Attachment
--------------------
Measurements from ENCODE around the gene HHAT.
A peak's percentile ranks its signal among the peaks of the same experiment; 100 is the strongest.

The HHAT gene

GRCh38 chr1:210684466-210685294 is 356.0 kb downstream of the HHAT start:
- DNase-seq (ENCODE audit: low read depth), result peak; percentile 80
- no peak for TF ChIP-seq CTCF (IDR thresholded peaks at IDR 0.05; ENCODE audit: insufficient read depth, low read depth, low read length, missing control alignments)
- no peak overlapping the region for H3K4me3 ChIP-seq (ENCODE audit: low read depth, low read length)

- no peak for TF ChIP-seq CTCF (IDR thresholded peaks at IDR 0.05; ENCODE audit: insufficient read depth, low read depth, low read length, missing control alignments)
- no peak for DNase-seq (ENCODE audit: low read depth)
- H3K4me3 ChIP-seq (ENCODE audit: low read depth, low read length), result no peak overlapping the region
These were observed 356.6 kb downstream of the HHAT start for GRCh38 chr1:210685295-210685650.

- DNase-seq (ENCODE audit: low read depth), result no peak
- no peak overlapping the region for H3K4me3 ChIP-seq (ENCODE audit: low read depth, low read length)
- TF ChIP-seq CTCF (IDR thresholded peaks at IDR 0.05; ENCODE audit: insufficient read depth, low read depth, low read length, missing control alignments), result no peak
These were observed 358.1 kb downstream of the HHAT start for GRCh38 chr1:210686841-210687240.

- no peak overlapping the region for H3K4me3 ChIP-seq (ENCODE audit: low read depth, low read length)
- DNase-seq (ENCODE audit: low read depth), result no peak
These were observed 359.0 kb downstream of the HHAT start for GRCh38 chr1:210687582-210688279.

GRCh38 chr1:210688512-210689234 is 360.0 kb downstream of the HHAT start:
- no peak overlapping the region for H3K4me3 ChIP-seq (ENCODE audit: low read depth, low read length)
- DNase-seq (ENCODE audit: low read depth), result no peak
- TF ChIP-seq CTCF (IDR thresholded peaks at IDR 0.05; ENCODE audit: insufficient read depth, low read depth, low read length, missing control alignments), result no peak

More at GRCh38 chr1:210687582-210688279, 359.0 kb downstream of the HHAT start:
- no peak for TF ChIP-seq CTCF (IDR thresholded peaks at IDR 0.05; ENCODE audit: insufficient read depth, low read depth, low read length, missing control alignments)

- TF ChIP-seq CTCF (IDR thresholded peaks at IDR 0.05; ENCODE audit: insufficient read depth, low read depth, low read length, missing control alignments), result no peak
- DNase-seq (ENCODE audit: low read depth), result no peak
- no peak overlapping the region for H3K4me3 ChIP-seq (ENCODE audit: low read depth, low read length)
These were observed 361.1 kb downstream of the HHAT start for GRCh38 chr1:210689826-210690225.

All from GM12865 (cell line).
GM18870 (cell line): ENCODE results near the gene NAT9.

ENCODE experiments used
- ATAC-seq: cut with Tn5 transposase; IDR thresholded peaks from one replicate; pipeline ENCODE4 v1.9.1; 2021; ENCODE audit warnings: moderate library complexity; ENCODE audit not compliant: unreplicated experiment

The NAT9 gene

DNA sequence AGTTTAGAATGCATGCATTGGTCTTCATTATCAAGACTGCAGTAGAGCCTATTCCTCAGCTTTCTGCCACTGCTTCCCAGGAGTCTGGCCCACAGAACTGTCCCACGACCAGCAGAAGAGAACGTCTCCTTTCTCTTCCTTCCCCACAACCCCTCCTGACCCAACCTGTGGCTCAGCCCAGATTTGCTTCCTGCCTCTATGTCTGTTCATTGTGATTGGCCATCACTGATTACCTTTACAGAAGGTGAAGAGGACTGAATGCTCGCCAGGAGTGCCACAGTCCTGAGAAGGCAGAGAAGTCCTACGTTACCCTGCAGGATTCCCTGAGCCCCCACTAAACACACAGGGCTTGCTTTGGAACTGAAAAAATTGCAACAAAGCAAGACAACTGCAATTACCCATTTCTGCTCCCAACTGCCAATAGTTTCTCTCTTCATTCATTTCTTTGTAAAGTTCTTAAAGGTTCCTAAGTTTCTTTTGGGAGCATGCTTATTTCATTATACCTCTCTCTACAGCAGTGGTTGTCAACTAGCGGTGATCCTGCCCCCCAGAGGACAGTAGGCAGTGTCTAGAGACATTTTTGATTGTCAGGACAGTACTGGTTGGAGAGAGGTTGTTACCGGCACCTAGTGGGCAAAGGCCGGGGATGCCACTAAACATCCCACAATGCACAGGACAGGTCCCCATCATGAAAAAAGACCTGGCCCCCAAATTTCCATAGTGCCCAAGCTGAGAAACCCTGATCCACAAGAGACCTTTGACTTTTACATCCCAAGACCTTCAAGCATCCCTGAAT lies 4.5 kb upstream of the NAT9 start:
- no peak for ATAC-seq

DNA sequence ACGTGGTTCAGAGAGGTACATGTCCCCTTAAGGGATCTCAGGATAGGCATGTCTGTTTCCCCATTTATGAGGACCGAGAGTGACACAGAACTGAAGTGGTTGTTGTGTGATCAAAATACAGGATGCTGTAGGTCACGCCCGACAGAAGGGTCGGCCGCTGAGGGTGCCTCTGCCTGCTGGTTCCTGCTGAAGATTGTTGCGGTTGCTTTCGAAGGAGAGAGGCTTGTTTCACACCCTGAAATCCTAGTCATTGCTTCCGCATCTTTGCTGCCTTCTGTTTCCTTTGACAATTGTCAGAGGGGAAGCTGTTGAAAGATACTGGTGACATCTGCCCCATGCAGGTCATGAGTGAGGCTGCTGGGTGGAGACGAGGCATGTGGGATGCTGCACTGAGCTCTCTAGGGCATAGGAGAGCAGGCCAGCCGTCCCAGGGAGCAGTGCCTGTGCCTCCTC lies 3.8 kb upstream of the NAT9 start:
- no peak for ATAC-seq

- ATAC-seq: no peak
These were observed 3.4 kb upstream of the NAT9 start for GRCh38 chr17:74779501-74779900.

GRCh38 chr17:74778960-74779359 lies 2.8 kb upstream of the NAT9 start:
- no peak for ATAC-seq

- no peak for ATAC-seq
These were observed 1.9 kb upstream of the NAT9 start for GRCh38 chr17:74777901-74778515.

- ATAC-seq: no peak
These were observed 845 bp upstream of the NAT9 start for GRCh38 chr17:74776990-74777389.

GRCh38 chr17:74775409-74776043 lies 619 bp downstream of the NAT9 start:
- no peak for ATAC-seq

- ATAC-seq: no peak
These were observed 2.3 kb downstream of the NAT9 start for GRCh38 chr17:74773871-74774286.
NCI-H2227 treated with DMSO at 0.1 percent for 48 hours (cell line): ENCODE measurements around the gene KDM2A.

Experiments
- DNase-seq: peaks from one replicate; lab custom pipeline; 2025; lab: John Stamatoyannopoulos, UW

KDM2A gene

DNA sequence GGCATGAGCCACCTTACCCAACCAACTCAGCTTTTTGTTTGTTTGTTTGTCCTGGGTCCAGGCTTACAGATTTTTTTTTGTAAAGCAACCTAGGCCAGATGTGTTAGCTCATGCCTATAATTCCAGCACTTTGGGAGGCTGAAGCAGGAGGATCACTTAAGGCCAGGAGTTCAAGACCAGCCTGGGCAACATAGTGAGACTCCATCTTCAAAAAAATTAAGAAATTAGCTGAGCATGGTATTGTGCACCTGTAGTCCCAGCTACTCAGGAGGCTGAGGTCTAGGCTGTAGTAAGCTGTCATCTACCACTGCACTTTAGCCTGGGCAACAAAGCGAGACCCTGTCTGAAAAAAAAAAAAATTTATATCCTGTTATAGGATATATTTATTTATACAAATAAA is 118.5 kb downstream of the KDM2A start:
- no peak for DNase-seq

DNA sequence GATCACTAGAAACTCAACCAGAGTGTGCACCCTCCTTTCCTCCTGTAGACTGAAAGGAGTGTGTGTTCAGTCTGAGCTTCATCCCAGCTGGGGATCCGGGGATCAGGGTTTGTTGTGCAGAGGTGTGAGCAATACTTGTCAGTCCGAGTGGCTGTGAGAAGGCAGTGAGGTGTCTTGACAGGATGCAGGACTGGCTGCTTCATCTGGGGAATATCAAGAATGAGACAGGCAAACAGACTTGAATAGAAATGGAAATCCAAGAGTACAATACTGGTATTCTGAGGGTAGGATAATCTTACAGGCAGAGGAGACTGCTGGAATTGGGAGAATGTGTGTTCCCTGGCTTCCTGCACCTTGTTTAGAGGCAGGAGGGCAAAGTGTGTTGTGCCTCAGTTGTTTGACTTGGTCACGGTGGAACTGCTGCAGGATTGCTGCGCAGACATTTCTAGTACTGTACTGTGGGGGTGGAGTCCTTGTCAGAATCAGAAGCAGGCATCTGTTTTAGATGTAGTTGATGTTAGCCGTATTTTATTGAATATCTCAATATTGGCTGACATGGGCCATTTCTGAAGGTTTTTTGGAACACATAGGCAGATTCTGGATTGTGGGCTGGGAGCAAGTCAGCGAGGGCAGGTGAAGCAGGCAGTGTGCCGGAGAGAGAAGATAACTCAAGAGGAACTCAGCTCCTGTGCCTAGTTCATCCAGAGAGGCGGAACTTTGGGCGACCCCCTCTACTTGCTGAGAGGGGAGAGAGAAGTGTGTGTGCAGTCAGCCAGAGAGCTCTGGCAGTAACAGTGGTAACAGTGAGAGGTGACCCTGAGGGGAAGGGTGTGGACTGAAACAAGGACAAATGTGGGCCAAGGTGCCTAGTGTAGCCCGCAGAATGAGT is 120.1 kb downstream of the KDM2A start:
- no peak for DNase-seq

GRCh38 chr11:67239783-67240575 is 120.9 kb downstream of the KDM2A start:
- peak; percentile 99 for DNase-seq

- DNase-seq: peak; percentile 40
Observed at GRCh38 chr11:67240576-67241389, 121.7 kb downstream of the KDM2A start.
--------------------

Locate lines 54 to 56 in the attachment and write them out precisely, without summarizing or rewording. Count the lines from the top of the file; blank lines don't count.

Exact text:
DNA sequence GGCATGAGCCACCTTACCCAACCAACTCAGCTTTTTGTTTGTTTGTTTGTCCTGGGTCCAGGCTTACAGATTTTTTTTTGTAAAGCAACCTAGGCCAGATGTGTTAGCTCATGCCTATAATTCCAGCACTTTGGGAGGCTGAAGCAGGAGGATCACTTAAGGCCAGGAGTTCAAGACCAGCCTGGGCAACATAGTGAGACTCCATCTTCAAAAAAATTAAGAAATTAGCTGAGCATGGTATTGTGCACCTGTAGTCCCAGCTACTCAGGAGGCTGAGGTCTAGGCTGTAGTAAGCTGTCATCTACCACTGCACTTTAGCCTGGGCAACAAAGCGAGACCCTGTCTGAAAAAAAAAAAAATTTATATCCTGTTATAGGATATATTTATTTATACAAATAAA is 118.5 kb downstream of the KDM2A start:
- no peak for DNase-seq

DNA sequence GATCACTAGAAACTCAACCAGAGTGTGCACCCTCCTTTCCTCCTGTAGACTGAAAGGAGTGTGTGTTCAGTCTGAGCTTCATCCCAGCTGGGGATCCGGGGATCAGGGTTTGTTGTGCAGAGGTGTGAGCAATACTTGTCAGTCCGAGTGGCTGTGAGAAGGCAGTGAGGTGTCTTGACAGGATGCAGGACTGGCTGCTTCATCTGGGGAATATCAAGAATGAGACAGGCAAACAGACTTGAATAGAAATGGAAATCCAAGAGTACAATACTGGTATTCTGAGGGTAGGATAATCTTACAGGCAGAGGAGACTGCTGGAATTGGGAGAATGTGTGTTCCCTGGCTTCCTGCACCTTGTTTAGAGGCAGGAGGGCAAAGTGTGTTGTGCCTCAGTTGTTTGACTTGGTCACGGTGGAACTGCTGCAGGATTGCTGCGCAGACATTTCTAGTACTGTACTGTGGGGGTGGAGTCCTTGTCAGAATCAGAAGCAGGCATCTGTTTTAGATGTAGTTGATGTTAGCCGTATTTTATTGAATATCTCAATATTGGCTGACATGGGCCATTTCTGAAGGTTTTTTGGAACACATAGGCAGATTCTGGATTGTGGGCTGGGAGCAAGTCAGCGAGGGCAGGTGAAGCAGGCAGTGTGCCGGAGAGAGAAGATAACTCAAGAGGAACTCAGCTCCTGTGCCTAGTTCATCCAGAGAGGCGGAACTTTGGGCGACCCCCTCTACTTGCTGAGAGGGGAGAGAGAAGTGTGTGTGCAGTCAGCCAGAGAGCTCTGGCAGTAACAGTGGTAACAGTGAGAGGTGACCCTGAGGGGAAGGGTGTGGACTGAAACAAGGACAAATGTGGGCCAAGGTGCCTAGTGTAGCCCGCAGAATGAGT is 120.1 kb downstream of the KDM2A start: